Skip to main content
Rural Health Information Hub

Staffing and Resources for Unintentional Injury Prevention Programs

Rural communities may need certain types of staff and resources when implementing an unintentional injury prevention program.


Rural program leaders can extend their workforce by recruiting volunteers to lead classes, workshops, and community events. Programs may consider partnering with other organizations, such as hospitals and health centers, universities and local school systems, Extension programs, and community-based organizations, to identify and recruit volunteers. Partners may also be able to contribute experienced safety experts or other professionals to support program activities. For example, local Extension programs and universities may be able to offer additional staff capacity and staff with evaluation expertise.

Training and Certification

Staff for unintentional injury prevention programs may be required to have specialized training or certifications to lead classes. Examples include national child passenger safety certification to conduct child safety seat checks and training through the ATV Safety Institute to become a licensed ATV instructor. Programs should consider how frequently trainings need to be completed and the level of commitment of personnel before investing in training opportunities. Some licensed injury prevention programs require program staff to take an initial training course followed by "booster" training courses periodically to stay certified to lead classes.

Staff training and certification sessions may be hosted in distant locations that require travel or may require an expert instructor to be brought in to lead the training session. Programs should consider ways to reimburse staff and volunteers for training-related expenses, including cost of travel and food. Some options to cover these expenses include grant funding and support from a sponsoring organization. The train-the-trainer model can also help reduce training travel and costs. Program staff can get certified as "master trainers," allowing them to lead training for new class leaders in their community.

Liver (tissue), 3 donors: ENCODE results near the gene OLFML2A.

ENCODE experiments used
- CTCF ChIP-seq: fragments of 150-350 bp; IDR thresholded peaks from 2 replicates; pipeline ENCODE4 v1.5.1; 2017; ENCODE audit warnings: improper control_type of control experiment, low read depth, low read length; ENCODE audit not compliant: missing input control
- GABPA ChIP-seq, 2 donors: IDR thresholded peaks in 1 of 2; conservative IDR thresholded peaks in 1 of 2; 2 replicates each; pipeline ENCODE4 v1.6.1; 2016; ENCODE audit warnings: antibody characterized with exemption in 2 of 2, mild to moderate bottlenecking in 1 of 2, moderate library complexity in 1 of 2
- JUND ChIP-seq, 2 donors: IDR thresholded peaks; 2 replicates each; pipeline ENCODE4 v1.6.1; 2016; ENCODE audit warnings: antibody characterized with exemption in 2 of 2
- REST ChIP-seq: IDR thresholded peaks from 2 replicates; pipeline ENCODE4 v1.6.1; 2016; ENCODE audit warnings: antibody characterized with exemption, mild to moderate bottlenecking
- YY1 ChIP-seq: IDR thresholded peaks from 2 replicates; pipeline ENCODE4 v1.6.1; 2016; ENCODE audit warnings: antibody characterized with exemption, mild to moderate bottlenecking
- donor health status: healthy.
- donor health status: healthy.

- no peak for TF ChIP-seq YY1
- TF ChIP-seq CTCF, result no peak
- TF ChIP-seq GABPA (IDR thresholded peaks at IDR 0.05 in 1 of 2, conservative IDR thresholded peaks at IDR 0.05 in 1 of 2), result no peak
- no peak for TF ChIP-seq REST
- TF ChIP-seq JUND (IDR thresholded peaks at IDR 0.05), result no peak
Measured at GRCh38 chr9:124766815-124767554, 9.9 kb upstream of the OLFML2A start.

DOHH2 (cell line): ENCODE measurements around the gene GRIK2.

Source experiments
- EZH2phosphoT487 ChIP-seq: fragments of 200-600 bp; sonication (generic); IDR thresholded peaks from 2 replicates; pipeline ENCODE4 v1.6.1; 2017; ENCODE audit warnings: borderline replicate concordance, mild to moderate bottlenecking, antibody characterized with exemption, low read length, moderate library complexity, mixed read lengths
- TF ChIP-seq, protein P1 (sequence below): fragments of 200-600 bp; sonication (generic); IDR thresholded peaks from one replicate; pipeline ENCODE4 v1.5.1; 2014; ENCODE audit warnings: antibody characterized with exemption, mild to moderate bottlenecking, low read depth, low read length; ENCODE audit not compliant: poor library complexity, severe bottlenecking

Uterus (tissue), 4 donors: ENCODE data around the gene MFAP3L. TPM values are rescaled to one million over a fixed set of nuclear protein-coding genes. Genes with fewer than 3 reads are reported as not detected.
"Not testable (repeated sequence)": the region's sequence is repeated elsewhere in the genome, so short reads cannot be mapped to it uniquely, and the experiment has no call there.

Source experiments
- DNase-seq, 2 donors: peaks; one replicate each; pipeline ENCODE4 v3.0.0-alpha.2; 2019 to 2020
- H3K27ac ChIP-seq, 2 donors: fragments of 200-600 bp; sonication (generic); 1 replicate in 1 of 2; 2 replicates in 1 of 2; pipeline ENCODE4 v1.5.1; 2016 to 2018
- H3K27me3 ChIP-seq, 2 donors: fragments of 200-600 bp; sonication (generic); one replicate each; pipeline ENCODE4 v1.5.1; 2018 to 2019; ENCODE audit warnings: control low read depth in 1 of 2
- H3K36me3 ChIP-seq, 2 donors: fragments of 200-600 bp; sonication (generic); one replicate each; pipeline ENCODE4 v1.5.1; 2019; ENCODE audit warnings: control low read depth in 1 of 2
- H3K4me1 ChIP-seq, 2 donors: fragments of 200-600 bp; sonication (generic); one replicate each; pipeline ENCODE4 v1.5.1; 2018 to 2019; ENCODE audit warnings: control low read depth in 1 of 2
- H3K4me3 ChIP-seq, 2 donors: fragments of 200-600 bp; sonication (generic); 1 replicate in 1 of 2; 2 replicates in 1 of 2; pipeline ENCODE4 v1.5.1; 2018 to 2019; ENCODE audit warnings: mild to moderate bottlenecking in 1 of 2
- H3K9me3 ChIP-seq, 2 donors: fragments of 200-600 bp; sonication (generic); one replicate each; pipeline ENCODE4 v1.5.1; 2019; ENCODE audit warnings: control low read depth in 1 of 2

Resource Considerations

Rural areas with limited resources and staff may consider self-led educational models. For example, Safe Kids Benton-Franklin created toolkits for various injury prevention topics that community groups can borrow to host their own educational events. The toolkits include all materials, educational resources, and instructions needed to conduct an interactive lesson. Educational resources, as well as any program and outreach materials, should be developed in plain language and offered in multiple languages based on community needs to ensure materials are widely accessible.

Unintentional injury prevention programs may need to allocate funding for other resources, such as licensing fees and incentives. Licensed programs, such as exercise-based fall prevention programs, generally require programs to pay a licensing fee. The licensing fee provides access to all materials needed to run the program and may include small incentives for program participants to encourage attendance. If resources allow, programs may consider providing additional incentives to encourage participation, such as free meals.

Certain unintentional injury programs require specific equipment, such as helmets, child safety seats, or life jackets. Programs may be able to source equipment from donations from community members, local businesses, or corporate sponsors. Providing equipment at no cost, low cost, or on a sliding fee scale based on income can be a helpful strategy to increase program participation. In some instances, programs may need to consider how to strategically distribute equipment so that the equipment can be used multiple times or will be given to people who do not already have these resources. Programs interested in offering resources and activities virtually may need to consider the availability of digital devices and broadband access among program participants. In some instances, programs may consider purchasing digital devices for program participants to use or borrow.